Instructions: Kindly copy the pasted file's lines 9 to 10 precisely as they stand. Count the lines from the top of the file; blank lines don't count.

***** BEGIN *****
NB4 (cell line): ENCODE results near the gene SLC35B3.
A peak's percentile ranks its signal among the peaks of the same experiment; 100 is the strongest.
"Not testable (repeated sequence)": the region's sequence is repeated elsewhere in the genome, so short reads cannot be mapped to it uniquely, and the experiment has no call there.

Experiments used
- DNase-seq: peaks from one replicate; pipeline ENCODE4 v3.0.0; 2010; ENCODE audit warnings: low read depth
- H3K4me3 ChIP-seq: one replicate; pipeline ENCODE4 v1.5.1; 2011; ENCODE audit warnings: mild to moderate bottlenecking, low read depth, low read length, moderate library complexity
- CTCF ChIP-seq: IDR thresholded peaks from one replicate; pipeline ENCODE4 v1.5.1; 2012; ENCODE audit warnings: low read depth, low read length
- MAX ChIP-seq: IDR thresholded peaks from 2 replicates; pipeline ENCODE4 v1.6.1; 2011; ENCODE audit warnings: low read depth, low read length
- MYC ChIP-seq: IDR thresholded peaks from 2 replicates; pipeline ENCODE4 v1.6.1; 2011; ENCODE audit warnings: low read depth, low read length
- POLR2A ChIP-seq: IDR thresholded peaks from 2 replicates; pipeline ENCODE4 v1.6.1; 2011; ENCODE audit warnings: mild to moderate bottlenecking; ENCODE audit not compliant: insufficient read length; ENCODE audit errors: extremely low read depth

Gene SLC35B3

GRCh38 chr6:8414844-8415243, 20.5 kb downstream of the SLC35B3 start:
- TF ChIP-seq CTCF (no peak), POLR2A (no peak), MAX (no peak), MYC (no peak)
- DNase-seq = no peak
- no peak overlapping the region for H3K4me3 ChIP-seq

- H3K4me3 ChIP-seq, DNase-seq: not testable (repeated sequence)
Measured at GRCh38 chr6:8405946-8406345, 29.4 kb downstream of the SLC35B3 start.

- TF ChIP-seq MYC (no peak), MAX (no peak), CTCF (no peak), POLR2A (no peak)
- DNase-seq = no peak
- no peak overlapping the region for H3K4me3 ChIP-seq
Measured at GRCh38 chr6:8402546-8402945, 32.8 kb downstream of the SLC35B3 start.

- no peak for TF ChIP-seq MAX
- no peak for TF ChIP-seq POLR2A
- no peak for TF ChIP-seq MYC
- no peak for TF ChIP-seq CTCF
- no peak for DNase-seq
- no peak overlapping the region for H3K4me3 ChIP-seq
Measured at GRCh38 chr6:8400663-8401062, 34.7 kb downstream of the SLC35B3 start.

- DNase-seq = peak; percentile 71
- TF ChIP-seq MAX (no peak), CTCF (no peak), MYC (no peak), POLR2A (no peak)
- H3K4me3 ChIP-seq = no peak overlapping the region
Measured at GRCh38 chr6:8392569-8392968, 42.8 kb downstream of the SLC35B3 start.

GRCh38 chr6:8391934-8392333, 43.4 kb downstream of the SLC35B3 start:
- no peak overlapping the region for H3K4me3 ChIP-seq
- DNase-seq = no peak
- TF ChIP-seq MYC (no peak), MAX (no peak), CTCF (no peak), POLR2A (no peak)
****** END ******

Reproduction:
- MYC ChIP-seq: IDR thresholded peaks from 2 replicates; pipeline ENCODE4 v1.6.1; 2011; ENCODE audit warnings: low read depth, low read length
- POLR2A ChIP-seq: IDR thresholded peaks from 2 replicates; pipeline ENCODE4 v1.6.1; 2011; ENCODE audit warnings: mild to moderate bottlenecking; ENCODE audit not compliant: insufficient read length; ENCODE audit errors: extremely low read depth